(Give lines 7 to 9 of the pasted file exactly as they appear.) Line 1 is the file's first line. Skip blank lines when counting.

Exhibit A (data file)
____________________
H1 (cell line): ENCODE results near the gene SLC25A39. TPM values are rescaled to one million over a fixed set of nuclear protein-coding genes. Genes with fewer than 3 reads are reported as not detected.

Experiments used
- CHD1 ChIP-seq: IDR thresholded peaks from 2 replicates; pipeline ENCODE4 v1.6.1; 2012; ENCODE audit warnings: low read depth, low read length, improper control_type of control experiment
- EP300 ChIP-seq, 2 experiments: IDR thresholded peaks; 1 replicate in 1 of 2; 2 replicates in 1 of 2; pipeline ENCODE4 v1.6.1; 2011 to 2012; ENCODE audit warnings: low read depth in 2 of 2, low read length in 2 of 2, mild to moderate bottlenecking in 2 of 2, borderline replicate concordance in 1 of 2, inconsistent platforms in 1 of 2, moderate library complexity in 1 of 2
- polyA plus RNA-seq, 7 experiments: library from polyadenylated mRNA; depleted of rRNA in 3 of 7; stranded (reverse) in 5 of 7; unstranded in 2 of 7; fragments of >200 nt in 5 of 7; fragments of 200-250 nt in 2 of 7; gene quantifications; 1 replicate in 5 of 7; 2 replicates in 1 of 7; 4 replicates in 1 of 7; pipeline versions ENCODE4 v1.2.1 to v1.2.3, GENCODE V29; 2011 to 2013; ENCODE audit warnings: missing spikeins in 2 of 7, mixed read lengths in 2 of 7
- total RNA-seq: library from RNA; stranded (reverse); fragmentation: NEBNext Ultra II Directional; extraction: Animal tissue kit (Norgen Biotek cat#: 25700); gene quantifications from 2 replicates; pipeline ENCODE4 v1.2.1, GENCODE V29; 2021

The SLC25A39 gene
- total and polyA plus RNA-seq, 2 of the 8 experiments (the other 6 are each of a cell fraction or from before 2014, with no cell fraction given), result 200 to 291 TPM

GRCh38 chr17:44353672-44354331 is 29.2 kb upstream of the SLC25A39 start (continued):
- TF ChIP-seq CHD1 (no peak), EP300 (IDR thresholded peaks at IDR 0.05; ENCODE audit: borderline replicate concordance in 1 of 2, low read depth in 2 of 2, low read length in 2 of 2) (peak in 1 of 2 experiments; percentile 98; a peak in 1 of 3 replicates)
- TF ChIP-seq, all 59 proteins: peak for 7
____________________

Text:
The SLC25A39 gene
- total and polyA plus RNA-seq, 2 of the 8 experiments (the other 6 are each of a cell fraction or from before 2014, with no cell fraction given), result 200 to 291 TPM

GRCh38 chr17:44353672-44354331 is 29.2 kb upstream of the SLC25A39 start (continued):